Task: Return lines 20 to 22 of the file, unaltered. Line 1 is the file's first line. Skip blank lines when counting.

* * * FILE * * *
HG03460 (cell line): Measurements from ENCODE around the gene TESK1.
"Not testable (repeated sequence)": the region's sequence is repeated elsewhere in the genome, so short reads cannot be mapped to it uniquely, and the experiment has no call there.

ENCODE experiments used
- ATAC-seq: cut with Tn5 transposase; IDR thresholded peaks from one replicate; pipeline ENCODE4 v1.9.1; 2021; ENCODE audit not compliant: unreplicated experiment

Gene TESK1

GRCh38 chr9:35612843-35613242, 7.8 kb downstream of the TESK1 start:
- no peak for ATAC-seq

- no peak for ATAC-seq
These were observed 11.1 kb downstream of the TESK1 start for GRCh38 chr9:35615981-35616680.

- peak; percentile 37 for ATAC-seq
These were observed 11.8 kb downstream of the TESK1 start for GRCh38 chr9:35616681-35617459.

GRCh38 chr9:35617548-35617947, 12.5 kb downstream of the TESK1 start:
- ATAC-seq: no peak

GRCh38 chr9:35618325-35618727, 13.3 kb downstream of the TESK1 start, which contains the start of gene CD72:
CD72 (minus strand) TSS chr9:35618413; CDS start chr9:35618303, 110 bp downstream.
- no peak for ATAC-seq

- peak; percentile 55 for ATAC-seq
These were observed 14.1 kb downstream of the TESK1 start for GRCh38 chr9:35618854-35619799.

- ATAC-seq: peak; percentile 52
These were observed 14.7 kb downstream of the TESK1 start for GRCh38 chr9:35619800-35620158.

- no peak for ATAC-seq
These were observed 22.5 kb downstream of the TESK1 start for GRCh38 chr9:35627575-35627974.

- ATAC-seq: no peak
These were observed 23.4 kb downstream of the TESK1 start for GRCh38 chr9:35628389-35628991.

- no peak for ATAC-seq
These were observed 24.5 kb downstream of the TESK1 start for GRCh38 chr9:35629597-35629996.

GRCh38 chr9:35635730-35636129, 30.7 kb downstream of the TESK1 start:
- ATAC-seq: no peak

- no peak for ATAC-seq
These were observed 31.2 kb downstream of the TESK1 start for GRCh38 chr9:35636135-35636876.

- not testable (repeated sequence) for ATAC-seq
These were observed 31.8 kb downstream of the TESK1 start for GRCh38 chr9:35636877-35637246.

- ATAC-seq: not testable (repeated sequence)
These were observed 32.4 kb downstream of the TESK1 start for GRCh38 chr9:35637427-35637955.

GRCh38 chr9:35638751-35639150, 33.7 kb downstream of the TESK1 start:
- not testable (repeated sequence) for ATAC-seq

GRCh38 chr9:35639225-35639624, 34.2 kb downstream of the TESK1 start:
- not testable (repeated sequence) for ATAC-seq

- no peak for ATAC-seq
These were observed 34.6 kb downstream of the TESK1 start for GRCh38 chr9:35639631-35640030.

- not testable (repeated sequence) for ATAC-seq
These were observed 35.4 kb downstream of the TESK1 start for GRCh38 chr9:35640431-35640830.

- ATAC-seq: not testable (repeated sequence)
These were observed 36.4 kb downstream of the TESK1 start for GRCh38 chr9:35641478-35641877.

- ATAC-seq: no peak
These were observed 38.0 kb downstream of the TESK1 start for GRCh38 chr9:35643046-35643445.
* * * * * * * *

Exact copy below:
These were observed 14.7 kb downstream of the TESK1 start for GRCh38 chr9:35619800-35620158.

- no peak for ATAC-seq
These were observed 22.5 kb downstream of the TESK1 start for GRCh38 chr9:35627575-35627974.